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Most Distant Object Found; Light Pierced "Dark Age" Fog

Mason Inman
for National Geographic News
October 28, 2009
 
The most distant object yet spied in the universe is the remnant of a star about 13 billion light-years from Earth that sheds new light on the earliest days of the universe.

Two different teams of astronomers studied a brief but powerful flash of light, called a gamma-ray burst, from the star explosion.

Because of the time it takes for light to travel such distances, scientists think the exploded star must have been born about 600 million years after the big bang, when the universe was just 4 percent of its current age.

This means that the gamma-ray burst offers an unprecedented peek into a mysterious period known as the cosmic dark ages, which lasted from shortly after the big bang until about 900 to 800 million years thereafter.

Astronomers think the first stars started forming during the dark ages. But few such stars have ever been spotted, because the early universe was fogged with hydrogen gas that shrouded the starlight.

"Our group, and many others worldwide, have been working for years to catch such a rare event," said Ruben Salvaterra of Italy's Brera Astronomical Observatory, who was lead author on one of the studies.

The discovery gives researchers hope of spotting still older objects, including the first generation of stars that ever formed.

"Gamma-ray bursts are the most luminous phenomena in the universe," said Dale Frail, whose team tracked radio emissions from the dying star using the National Radio Astronomy Observatory in Socorro, New Mexico. (See pictures of a gamma-ray burst that was visible from Earth to the naked eye.)

"This means that a bright gamma-ray burst could be detected out to the earliest times in the age of the universe."

Text Message From Space

The newfound gamma-ray burst, dubbed GRB 090423, was first picked up in April by sensors aboard a NASA satellite called Swift.

The probe instantly swiveled its mirrors to monitor the burst, and soon after astronomers worldwide received alerts.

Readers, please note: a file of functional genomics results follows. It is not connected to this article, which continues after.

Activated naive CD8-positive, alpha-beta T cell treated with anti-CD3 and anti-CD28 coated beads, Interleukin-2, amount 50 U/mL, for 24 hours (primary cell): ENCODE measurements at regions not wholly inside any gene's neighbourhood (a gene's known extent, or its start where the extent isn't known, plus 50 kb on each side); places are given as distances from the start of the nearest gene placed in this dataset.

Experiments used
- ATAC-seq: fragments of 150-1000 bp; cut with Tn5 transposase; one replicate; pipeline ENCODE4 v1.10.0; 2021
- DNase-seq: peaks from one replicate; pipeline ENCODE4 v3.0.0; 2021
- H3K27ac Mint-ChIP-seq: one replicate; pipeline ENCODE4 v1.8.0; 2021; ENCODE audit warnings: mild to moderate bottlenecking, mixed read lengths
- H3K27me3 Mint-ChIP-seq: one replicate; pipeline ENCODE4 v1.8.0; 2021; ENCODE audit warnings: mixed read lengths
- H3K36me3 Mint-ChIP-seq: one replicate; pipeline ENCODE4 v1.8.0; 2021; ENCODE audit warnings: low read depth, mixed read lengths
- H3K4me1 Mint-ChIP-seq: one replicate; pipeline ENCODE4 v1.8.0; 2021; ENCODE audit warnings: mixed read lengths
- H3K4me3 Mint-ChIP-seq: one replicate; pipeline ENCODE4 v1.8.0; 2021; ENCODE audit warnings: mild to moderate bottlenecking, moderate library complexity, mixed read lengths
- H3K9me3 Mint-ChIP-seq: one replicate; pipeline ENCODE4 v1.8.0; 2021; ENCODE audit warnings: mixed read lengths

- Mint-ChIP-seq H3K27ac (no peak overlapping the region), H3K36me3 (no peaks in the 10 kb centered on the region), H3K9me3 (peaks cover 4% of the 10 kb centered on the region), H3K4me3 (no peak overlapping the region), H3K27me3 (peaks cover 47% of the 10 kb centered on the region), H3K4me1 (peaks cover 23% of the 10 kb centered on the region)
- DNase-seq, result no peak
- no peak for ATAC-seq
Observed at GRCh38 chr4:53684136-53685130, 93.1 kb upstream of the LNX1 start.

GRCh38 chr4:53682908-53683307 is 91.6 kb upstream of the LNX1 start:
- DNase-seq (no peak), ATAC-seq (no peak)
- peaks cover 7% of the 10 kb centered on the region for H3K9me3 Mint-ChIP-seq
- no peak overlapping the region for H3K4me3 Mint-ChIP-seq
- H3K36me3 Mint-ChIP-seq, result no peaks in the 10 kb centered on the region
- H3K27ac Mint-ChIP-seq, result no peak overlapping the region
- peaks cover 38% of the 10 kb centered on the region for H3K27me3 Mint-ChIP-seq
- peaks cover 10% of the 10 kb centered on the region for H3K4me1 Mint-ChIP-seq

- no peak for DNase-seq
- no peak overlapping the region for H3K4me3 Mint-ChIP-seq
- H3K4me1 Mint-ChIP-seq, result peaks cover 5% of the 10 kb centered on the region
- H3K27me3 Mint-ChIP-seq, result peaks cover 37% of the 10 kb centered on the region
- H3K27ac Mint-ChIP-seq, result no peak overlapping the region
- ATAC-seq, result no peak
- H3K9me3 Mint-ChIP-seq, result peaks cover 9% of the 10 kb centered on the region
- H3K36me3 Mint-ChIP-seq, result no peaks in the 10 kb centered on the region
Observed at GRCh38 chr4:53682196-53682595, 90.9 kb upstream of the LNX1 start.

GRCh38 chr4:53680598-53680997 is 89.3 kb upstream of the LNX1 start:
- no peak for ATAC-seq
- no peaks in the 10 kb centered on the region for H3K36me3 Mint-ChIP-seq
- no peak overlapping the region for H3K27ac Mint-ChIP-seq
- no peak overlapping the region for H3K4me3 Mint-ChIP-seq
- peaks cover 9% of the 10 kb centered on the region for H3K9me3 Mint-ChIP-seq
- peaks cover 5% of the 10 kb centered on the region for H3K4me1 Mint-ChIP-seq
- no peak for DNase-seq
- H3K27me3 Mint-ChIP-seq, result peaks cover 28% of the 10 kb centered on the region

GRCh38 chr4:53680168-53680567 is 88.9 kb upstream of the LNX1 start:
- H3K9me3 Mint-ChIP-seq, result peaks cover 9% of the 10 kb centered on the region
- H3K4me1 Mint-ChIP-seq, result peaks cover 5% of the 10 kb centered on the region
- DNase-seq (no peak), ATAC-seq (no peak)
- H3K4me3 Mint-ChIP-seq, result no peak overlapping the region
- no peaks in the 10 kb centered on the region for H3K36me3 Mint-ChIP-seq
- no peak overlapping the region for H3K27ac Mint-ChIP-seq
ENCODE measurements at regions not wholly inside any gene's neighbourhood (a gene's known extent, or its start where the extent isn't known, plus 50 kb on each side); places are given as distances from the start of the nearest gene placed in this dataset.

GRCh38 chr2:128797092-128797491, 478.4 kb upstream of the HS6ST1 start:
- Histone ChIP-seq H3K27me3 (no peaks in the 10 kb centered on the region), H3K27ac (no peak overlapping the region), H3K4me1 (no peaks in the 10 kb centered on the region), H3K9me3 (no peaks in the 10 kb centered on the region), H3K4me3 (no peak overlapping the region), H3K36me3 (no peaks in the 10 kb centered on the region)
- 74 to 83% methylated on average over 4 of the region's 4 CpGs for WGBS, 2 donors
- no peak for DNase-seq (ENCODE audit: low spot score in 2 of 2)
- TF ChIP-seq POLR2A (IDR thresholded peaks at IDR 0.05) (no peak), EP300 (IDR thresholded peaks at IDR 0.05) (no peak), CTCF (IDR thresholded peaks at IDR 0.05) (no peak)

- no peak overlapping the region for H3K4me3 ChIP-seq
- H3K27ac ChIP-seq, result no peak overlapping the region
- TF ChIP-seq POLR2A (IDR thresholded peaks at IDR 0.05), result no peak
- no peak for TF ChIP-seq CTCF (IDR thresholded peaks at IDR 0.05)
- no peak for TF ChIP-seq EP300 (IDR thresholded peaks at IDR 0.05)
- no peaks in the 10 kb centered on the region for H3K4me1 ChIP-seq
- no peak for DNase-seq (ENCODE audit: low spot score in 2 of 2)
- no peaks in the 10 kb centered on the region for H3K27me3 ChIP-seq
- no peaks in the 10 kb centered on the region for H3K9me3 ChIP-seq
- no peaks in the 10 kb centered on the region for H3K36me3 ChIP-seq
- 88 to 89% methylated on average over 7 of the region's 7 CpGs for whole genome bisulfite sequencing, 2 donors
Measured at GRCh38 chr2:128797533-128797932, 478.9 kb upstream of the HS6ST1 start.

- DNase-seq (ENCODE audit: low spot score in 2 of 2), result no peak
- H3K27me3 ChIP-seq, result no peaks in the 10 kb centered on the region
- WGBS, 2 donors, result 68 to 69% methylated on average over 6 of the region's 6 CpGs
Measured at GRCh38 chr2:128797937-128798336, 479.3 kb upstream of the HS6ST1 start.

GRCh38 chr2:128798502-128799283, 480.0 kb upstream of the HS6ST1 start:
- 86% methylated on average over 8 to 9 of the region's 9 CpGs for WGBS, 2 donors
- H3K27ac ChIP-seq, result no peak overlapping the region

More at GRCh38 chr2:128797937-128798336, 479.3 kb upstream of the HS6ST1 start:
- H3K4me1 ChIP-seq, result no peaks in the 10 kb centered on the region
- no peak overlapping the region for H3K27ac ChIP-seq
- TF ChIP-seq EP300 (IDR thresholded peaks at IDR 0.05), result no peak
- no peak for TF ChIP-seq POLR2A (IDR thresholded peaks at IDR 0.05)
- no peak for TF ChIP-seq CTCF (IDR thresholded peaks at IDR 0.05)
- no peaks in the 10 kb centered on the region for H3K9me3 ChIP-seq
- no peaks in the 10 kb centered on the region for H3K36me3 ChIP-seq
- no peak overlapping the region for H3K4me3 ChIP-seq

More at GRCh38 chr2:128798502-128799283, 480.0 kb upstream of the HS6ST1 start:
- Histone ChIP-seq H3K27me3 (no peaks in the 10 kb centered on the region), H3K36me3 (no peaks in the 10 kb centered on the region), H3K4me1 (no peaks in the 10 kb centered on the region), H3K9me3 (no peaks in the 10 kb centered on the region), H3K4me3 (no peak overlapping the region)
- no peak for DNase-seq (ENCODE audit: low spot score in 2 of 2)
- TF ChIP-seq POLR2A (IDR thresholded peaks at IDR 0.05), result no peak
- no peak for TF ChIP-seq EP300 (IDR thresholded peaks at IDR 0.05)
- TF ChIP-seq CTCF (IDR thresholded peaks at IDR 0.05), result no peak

"We got text messages on our mobile phones, and we knew we had to jump into action," said Nial Tanvir, an astronomer at the U.K.'s University of Leicester and lead author of the other optical study.

Different teams of astronomers using telescopes in Hawaii, New Mexico, Chile, and Spain all tracked the massive explosion as it faded away.

Salvaterra and Tanvir's teams published their findings in two separate papers appearing this week in the journal Nature. Frail and colleagues posted their report last week to the Cornell University Web site Arxiv.org.

Breaking Up the Mist

Because of its extreme distance, the newfound gamma-ray burst shows that the star exploded before the dark ages ended thanks to reionization.

During the dark ages, the hydrogen atoms that permeated the universe were uncharged, so the gas blocked much of the radiation that we perceive as starlight.

But over time, light from the first stars ionized the hydrogen, turning it into a charged gas.

When this happened, "the universe went fairly rapidly from being opaque to suddenly being transparent," Tanvir said. "It's like on a foggy day, when the sun comes out and breaks up the mist."

Gamma-ray bursts can shine through the haze of the dark ages, however, since a gamma ray is the most intense type of light known.

By studying more gamma-ray bursts, researchers might be able to figure out when the very first stars appeared and when they began to clear up the fog.

Bing Zhang, of the University of Nevada in Las Vegas, wrote a commentary also appearing in Nature but was not involved in any of the studies.

"The discovery," Zhang wrote, "opens up the exciting possibility of studying the reionization epoch and the preceding cosmic dark ages."
 

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